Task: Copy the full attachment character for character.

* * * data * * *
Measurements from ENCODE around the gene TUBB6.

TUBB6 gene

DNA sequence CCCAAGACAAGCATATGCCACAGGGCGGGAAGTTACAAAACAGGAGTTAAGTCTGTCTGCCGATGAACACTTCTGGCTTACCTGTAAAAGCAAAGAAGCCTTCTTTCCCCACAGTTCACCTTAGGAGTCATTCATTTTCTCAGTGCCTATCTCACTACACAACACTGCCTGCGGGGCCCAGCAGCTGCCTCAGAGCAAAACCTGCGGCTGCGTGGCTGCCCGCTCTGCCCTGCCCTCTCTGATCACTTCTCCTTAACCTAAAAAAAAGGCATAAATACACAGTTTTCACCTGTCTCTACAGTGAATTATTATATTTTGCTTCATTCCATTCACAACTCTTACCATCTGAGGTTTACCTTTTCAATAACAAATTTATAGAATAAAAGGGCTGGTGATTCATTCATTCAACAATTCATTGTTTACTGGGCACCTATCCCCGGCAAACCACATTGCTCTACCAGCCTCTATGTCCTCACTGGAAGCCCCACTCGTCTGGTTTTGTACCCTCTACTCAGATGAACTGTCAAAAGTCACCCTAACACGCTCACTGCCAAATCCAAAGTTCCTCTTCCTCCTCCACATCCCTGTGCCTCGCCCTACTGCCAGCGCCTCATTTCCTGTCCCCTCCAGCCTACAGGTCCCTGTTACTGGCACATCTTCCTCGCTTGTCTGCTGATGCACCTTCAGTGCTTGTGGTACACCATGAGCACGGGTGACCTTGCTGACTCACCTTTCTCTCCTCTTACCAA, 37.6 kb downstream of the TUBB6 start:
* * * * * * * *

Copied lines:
Measurements from ENCODE around the gene TUBB6.

TUBB6 gene

DNA sequence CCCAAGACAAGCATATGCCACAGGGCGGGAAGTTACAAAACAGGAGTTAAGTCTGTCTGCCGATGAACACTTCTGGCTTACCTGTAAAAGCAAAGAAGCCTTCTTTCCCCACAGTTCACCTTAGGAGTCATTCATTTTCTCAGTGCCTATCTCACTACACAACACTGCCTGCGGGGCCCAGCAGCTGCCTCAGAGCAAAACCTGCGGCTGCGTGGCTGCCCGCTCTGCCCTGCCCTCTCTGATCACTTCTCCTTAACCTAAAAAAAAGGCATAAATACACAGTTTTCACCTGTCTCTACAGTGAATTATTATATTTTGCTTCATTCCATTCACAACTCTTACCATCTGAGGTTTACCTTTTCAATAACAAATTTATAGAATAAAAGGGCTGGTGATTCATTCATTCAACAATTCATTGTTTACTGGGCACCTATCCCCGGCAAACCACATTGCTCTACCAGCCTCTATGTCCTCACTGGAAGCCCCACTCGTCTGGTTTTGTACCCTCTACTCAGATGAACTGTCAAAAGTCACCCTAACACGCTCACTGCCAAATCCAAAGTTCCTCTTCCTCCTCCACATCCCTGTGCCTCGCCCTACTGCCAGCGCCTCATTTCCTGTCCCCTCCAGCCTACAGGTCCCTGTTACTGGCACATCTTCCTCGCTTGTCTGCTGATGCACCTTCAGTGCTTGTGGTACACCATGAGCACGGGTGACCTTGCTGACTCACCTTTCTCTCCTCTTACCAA, 37.6 kb downstream of the TUBB6 start: